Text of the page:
Fine large format map of Texas, California, New Mexico Territory, Utah Territory and contiguous regions, which includes Deseret (Utah Territory).
Kiepert's map of the Southwestern United States, first issued in 1847, provides a fascinating look at the changing features of the region. Over the course of approximately 20 years, the map was consistently updated to reflect the results of the explorations and surveys in the region, along with the changing geo-political borders from the Mexican-American War, Treaty of Guadalupue Hidalgo, Gadsden Purchase and the evolving Territorial Boundaries of the West, up to and immediately after the American Civil War.
This 1853 edition provides an excellent study of the evolution of the west. In addition to showing Deseret (see below), the map includes a pre-Gadsden Purchase boundary with Mexico and locates the German, French and Mainzer Colonies in Texas, along with a number of early counties. The results of Fremont's Explorations and Surveys are in evidence. A number of Indian Tribes still appear, along with early routes through the west.
There are some changes from the prior editions, including the addition of the Llano Estacado (Staked Plains) of Texas (not shown on the 1852 edition) and a complete revision and simplification of the River Systems in Northwestern Texas, along with the depiction of two new roads where only one existed on the 1852 edition. The Rio Pecos appears for the first time, with the lands formerly occupied by the Apaches now identified as part of an enlarged Comanche nation.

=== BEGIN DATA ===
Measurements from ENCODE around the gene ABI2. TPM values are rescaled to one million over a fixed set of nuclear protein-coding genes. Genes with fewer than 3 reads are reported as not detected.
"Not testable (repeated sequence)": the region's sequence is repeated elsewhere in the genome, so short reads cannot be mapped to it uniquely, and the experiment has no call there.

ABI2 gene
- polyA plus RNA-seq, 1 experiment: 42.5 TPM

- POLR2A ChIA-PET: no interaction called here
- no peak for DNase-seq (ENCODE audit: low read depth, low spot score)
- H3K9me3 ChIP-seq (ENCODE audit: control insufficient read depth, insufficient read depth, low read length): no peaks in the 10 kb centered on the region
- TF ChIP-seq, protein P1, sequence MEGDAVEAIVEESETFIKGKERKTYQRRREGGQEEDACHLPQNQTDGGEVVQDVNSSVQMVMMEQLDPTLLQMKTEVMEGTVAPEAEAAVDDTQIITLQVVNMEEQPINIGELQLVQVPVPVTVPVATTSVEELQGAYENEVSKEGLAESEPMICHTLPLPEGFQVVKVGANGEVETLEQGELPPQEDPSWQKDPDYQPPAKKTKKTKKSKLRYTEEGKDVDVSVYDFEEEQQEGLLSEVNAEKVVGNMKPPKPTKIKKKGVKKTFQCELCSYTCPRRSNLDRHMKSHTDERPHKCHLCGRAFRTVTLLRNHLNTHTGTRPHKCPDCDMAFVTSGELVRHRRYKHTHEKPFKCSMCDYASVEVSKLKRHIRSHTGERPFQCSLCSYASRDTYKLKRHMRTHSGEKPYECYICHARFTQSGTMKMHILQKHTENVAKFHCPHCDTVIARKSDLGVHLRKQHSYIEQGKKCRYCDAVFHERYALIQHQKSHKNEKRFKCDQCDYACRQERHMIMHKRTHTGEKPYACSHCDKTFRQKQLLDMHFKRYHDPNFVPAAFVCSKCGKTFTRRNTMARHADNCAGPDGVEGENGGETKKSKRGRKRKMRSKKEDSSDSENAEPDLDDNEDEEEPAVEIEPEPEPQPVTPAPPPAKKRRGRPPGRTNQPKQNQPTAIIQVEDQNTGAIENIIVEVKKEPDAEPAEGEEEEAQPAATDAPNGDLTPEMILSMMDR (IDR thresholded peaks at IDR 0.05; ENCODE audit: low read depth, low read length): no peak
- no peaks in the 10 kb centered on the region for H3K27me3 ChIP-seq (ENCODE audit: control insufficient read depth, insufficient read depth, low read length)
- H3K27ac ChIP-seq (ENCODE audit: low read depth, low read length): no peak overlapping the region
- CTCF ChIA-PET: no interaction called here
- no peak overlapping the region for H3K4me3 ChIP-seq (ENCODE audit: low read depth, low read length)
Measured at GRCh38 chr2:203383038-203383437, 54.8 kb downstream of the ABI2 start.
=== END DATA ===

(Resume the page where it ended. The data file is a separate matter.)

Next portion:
The map has four insets: one of the Gold Regions, one of Central America, one of the environs of Mexico City, and a profile of the heights across central Mexico.
This map would have been issued for the German market, and it would have provided many an immigrant with a first look at the American West.
The map appeared in Kiepert's Allgemeiner Hand-Atlas der Erde und des Himmels nach den besten astronomischen Bestimmungen, neuesten Entdeckungen und kritischen Untersuchungen entworfen. Rumsey notes "This is a marvelous atlas, full of interesting details."